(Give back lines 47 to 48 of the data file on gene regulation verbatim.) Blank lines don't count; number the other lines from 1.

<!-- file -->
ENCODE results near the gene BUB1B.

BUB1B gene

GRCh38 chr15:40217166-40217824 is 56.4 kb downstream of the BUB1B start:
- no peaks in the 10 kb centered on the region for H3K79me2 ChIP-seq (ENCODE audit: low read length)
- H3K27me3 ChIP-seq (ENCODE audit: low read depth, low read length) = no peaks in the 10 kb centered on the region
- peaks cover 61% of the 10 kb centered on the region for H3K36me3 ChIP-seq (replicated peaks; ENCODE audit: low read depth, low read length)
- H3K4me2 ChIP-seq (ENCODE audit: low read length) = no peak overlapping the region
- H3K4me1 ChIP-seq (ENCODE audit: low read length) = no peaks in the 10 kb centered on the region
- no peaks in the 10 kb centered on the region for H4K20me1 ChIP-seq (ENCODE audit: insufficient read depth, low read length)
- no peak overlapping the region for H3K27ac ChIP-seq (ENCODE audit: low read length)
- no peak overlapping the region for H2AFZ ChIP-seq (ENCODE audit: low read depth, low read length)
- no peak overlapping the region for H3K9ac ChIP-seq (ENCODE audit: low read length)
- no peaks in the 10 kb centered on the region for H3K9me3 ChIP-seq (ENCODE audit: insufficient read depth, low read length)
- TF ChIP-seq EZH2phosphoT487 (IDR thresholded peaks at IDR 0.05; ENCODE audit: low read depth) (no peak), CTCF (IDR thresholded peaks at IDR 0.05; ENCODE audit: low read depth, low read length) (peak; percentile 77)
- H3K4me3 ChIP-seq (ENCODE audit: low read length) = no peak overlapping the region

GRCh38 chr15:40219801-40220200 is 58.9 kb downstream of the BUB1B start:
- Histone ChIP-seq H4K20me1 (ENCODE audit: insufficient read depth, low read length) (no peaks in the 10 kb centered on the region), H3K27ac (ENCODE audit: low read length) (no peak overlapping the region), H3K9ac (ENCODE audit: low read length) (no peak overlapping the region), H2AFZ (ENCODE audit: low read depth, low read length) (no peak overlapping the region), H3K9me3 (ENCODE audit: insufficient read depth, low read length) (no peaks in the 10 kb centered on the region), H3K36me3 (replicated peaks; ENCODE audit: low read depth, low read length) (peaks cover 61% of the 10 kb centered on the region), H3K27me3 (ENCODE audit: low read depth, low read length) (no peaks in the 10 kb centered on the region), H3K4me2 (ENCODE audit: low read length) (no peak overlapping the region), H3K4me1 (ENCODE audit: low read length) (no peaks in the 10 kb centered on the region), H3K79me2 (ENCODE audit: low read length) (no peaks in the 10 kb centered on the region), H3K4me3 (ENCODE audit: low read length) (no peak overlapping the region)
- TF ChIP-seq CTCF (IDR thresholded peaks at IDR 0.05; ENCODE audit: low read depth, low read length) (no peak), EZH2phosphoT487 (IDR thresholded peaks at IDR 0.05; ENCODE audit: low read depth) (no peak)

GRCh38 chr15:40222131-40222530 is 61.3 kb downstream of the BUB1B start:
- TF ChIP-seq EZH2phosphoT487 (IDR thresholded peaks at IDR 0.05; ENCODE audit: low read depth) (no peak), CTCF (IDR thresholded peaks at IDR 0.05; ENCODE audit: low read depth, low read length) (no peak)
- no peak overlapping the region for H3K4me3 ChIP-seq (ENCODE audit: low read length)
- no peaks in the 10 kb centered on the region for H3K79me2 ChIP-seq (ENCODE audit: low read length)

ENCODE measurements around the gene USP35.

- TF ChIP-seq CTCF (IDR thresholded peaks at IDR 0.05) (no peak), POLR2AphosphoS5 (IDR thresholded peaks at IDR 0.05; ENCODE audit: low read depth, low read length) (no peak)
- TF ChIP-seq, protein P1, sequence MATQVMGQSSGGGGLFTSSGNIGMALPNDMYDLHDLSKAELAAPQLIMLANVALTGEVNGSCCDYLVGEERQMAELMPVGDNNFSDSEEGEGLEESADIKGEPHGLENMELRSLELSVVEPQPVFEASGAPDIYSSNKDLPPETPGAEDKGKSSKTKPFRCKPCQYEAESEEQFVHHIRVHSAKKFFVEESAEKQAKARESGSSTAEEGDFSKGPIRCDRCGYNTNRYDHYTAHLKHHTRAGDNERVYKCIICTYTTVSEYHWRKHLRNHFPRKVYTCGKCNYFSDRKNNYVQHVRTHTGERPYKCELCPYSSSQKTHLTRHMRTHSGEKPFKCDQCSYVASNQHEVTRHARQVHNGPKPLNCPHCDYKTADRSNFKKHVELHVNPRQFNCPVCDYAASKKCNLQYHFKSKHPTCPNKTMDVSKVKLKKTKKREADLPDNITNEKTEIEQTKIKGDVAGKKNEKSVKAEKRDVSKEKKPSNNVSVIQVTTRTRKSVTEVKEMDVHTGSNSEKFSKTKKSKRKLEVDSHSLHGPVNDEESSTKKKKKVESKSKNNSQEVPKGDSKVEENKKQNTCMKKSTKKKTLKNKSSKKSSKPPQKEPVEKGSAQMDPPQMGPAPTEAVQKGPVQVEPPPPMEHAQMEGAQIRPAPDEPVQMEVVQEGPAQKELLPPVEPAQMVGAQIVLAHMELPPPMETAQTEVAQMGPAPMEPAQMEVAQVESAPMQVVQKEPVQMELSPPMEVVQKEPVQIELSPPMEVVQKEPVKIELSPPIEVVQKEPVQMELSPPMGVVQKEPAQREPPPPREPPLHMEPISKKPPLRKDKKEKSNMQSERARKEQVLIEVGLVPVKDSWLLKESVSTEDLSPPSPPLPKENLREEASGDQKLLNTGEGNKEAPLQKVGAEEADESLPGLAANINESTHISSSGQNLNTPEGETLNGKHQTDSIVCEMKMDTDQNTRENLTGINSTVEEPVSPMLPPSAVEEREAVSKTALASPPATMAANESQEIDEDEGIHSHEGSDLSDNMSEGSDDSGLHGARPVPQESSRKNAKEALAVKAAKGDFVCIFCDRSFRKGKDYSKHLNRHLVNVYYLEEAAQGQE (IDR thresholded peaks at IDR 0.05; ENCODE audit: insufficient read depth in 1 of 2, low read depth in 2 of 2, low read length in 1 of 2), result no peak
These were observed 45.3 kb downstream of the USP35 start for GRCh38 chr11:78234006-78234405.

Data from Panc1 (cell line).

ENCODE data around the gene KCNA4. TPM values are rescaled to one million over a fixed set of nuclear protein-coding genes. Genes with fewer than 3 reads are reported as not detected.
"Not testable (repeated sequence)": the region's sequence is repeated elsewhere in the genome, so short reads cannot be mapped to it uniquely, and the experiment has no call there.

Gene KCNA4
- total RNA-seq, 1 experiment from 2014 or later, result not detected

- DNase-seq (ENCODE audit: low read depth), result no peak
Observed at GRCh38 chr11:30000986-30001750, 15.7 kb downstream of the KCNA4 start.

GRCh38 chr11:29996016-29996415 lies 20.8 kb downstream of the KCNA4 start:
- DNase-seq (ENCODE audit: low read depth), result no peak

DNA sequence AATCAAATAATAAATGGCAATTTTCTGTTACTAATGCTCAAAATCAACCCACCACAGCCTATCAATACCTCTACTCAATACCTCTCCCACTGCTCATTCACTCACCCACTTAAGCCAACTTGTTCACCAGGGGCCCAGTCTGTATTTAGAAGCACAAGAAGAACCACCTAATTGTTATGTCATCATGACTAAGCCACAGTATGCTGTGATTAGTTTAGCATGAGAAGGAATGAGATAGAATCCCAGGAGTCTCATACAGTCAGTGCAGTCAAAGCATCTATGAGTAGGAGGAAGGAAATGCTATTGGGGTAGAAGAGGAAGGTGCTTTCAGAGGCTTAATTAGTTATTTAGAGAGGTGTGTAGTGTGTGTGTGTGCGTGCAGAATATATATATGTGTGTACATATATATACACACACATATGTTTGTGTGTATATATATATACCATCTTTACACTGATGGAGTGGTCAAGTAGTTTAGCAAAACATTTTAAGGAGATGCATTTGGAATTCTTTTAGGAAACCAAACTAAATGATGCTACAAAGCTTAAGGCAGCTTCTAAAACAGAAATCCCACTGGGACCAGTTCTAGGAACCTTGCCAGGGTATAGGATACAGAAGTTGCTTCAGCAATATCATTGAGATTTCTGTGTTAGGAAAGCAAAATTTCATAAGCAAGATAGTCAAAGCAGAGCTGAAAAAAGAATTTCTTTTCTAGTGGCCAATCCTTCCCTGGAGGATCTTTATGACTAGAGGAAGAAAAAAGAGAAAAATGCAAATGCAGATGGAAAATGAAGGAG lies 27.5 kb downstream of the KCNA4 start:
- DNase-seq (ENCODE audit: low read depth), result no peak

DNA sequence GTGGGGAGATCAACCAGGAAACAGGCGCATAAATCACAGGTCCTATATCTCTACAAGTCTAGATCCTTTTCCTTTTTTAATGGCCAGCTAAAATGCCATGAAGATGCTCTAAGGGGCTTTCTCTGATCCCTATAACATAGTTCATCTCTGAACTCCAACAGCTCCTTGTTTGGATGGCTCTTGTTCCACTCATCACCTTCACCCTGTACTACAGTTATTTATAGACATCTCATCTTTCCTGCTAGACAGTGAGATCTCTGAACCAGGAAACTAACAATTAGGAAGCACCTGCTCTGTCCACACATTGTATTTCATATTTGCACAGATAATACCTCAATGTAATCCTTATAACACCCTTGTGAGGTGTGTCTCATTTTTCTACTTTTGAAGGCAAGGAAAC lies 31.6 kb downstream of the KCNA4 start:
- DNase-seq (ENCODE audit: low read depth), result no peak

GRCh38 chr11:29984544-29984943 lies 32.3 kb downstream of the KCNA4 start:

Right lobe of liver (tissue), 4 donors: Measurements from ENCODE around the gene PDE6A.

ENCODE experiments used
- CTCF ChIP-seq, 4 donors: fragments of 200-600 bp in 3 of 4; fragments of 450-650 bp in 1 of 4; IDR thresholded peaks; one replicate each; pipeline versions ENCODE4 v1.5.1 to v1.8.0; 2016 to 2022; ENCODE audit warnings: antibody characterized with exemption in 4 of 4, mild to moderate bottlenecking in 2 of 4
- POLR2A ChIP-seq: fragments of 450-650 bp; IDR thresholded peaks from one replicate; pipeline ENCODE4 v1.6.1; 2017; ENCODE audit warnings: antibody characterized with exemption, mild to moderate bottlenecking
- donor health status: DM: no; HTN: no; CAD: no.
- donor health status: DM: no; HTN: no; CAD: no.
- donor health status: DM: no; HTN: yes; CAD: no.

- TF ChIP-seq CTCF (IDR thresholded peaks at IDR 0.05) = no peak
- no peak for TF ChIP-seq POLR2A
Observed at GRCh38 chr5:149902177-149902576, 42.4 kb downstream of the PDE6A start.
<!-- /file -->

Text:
- donor health status: DM: no; HTN: yes; CAD: no.

- TF ChIP-seq CTCF (IDR thresholded peaks at IDR 0.05) = no peak